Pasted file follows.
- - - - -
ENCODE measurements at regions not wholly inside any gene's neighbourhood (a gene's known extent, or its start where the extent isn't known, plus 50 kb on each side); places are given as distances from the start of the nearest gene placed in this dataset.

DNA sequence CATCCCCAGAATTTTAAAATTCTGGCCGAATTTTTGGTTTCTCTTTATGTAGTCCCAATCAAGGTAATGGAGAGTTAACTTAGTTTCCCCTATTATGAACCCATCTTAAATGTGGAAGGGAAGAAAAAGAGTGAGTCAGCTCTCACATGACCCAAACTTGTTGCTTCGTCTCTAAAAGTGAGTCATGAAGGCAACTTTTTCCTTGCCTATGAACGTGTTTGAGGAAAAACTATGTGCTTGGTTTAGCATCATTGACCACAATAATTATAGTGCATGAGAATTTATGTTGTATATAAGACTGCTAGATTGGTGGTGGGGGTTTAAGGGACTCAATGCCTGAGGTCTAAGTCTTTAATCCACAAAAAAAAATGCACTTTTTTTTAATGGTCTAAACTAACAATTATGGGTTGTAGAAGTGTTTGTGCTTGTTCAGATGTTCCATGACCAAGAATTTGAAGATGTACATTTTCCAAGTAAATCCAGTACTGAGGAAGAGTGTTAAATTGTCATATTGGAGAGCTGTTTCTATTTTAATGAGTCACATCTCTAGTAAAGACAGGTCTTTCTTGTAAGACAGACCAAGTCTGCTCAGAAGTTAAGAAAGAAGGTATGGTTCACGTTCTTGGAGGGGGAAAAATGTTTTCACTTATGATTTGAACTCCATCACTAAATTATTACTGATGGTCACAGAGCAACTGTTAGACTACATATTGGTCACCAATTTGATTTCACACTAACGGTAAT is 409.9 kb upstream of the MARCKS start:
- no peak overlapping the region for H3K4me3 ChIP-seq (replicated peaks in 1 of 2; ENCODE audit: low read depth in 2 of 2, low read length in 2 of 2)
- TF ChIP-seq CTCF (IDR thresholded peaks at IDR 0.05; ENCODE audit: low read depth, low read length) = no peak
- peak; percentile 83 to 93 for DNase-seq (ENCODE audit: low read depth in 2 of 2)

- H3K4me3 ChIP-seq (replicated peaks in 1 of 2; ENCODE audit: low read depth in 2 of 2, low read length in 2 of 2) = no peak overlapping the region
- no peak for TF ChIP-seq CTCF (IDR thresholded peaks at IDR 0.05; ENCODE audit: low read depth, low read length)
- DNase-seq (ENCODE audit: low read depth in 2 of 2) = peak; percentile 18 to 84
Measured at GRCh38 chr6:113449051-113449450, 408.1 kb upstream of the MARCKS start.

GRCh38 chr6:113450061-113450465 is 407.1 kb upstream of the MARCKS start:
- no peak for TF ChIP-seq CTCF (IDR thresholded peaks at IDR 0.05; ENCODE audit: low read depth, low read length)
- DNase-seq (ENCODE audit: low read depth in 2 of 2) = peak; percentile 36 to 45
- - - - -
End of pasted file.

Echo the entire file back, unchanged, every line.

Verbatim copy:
ENCODE measurements at regions not wholly inside any gene's neighbourhood (a gene's known extent, or its start where the extent isn't known, plus 50 kb on each side); places are given as distances from the start of the nearest gene placed in this dataset.

DNA sequence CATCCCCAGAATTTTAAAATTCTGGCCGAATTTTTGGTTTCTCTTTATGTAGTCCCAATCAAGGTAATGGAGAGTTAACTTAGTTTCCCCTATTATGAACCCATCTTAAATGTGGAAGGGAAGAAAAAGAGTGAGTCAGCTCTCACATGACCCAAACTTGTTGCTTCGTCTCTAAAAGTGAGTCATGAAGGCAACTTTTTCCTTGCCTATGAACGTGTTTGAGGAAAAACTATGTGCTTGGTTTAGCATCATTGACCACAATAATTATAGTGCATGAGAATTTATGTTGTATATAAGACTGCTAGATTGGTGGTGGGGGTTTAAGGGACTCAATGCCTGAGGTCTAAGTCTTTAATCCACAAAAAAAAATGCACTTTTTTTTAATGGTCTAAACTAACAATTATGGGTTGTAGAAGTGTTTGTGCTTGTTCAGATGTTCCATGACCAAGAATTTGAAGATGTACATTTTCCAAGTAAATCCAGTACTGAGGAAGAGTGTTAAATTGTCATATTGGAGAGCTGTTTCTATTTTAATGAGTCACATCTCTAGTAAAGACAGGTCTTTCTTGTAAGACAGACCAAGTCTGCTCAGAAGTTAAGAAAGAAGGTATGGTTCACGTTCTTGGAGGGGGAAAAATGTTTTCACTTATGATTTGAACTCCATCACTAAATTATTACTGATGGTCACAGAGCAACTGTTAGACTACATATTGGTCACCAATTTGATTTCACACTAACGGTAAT is 409.9 kb upstream of the MARCKS start:
- no peak overlapping the region for H3K4me3 ChIP-seq (replicated peaks in 1 of 2; ENCODE audit: low read depth in 2 of 2, low read length in 2 of 2)
- TF ChIP-seq CTCF (IDR thresholded peaks at IDR 0.05; ENCODE audit: low read depth, low read length) = no peak
- peak; percentile 83 to 93 for DNase-seq (ENCODE audit: low read depth in 2 of 2)

- H3K4me3 ChIP-seq (replicated peaks in 1 of 2; ENCODE audit: low read depth in 2 of 2, low read length in 2 of 2) = no peak overlapping the region
- no peak for TF ChIP-seq CTCF (IDR thresholded peaks at IDR 0.05; ENCODE audit: low read depth, low read length)
- DNase-seq (ENCODE audit: low read depth in 2 of 2) = peak; percentile 18 to 84
Measured at GRCh38 chr6:113449051-113449450, 408.1 kb upstream of the MARCKS start.

GRCh38 chr6:113450061-113450465 is 407.1 kb upstream of the MARCKS start:
- no peak for TF ChIP-seq CTCF (IDR thresholded peaks at IDR 0.05; ENCODE audit: low read depth, low read length)
- DNase-seq (ENCODE audit: low read depth in 2 of 2) = peak; percentile 36 to 45